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Cheers to Creative Independence


Happy Independence Day, American friends! This is the weekend that we celebrate the courage, beauty and stubbornness of our great nation. Speaking of courage and stubbornness, it’s the perfect time to reflect on what creative freedom means.

When you take a leap of faith (and finances or fundraising) to start your own literary project, be it an online literary journal, a graphic novel, the novel our heart has been writing for twenty years, or a small press, you declare your creative independence. When you sign with a small press or self-publish, you’re declaring that creative independence and connection to the creative process is your priority. More than the security of a big publisher that will make all the creative decisions for you.

Make no mistake, when I started Spider Road Press, all this creative independence felt overwhelming. Wow, if I risk the funds, I have the freedom to make risky decisions. Bleep-I have all these risky decision to make! What if I make mistakes? And I made a few. Because every one who risks does. That’s how you learn.
I have found the cost of creative independence, the financial gambles, the fundraising, the late nights when chamomile tea and melatonin can’t quiet the voice that the manuscript needs just one more edit, is, eventually, worth it. I have published good pieces by skilled authors that other publishers rejected because the fiction was “too dark,” or “too experimental.” Readers enjoyed them. In a special flash fiction bonus section to Spider Road’s upcoming collection, Approaching Footsteps, I am including a piece of my own flash fiction, “Kit-Cat Clock,.” It feels like a creative gamble. A fictional piece about the rape of a small business owner, inspired by someone I once met, the piece has been called both “disturbing” and “realistic.” I’m exercising my independence and including it anyway.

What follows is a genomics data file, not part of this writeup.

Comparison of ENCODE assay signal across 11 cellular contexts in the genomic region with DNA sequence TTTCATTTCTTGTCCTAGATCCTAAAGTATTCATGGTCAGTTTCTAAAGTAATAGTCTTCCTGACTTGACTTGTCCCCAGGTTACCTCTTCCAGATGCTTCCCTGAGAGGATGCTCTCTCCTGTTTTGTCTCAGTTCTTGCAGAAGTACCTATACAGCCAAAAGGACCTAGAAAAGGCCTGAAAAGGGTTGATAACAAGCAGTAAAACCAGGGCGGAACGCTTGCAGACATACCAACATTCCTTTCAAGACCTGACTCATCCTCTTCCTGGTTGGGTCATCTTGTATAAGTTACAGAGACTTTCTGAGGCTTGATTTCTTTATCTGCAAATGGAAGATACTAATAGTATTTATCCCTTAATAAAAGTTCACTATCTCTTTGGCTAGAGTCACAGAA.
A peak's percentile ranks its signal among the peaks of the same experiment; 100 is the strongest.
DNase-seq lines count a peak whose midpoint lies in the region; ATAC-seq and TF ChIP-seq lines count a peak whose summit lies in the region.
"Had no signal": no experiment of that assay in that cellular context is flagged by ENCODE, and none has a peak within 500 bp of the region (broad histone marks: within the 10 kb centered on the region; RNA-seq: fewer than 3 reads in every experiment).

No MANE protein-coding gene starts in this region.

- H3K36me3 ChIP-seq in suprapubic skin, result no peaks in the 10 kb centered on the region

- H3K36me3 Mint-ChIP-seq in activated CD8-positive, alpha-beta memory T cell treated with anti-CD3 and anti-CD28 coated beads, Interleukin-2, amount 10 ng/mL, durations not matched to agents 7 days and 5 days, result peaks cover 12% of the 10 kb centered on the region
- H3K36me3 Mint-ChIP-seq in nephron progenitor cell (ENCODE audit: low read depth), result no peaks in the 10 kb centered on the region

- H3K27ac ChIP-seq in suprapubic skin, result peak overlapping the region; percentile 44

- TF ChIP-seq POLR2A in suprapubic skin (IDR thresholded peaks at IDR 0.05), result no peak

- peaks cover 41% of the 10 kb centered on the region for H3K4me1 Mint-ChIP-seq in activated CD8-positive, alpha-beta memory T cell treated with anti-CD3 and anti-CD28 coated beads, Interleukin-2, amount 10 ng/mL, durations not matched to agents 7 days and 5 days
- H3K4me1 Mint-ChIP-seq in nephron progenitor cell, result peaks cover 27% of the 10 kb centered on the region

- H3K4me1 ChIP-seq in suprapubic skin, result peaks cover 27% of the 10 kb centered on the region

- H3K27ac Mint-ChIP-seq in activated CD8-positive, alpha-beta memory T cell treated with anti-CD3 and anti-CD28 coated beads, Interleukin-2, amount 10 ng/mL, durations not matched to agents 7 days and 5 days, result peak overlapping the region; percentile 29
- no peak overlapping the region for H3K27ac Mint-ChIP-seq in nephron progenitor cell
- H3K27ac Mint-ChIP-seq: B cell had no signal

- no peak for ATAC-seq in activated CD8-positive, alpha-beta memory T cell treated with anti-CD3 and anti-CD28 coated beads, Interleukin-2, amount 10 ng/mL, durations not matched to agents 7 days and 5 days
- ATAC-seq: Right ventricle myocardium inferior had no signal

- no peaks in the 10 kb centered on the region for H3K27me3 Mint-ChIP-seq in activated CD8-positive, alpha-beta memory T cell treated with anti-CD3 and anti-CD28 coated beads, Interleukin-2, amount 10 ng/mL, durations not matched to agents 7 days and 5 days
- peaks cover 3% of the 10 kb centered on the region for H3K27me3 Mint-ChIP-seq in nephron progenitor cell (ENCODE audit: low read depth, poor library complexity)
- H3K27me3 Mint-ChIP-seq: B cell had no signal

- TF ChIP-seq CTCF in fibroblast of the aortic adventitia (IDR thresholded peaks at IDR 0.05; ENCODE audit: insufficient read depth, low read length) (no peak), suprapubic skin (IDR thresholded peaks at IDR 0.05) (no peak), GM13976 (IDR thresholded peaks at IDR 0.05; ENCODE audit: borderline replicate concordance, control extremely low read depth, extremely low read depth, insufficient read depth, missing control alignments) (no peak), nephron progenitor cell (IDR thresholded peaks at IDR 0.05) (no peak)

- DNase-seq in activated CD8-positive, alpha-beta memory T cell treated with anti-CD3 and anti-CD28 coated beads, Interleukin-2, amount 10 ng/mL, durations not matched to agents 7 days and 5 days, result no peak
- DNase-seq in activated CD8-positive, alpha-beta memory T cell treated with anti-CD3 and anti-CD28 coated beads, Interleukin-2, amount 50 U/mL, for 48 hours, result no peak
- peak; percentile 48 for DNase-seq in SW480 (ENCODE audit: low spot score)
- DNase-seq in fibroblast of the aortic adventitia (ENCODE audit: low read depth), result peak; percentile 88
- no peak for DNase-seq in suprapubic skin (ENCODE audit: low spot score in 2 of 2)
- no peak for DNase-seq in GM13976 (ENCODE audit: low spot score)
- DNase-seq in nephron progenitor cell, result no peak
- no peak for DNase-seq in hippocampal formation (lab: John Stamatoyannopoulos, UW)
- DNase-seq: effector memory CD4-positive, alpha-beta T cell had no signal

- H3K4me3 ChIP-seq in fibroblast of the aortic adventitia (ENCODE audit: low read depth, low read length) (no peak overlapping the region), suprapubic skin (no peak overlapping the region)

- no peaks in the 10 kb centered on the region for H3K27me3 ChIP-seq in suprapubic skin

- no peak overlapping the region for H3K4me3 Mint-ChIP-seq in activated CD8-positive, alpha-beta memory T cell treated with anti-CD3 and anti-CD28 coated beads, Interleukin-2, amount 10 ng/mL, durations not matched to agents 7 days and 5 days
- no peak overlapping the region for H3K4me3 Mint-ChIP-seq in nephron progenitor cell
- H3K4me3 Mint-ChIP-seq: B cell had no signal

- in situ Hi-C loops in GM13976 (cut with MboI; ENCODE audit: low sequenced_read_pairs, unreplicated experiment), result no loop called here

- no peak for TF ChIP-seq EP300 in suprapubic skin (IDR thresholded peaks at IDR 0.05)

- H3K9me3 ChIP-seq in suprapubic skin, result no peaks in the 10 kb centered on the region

I wish you a lovely holiday. It is my adoptive son’s first American Independence Day, and he will be looking at flags and parades and the fireworks he associates with other holidays. My creative independence means that while I take time off to celebrate with the most important person in my life, editing and publishing work sits undone. Independence means you have to do it yourself.

Yet what an amazing feeling it is when you hold the final book in your hand (yes, I still love the feel of a paperback or hardback in my hands and that wonderful new paper smell)! This book, this world of stories, was birthed with the blood, sweat and caffeine of you and your team. That’s pride. That’s reward. That’s independence.

My Reward: Connecting With Talented Authors

Small Press Publishing Panel at Comicpalooza.

Small Press Publishing Panel at Comicpalooza.

Last weekend I was fortunate to represent Spider Road Press at the Small Press Panel at the fun & fantastical Comicpalooza here in Houston. We discussed how small presses help authors & what authors can realistically expect from them.

As we discussed how we came to found or connect to the small press in our lives, I shared one of the most rewarding aspects of my job as editor-in-chief at Spider Road: connecting with unique, skilled writers. A small press can’t offer the big bucks or a big marketing team. What we offer our writers is the personal touch and continued support.

A wonderful result of this process for me is I get to learn about and promote the exciting projects that writers from Up, Do, Eve’s Requiem & our upcoming collection of four novellas, Approaching Footsteps, are doing outside of Spider Road Press. Catherine Edmunds, Mardra Sikora, Eden Royce & Jennifer Leeper are among the authors I would never have connected with had it not been for my editorial work. Balancing my own writing with running an indie press is intense (especially when you throw in a toddler! Sleep? What’s that?), but the writers I meet through Spider Road continue to inspire me in my creative life. Which is sweet indeed.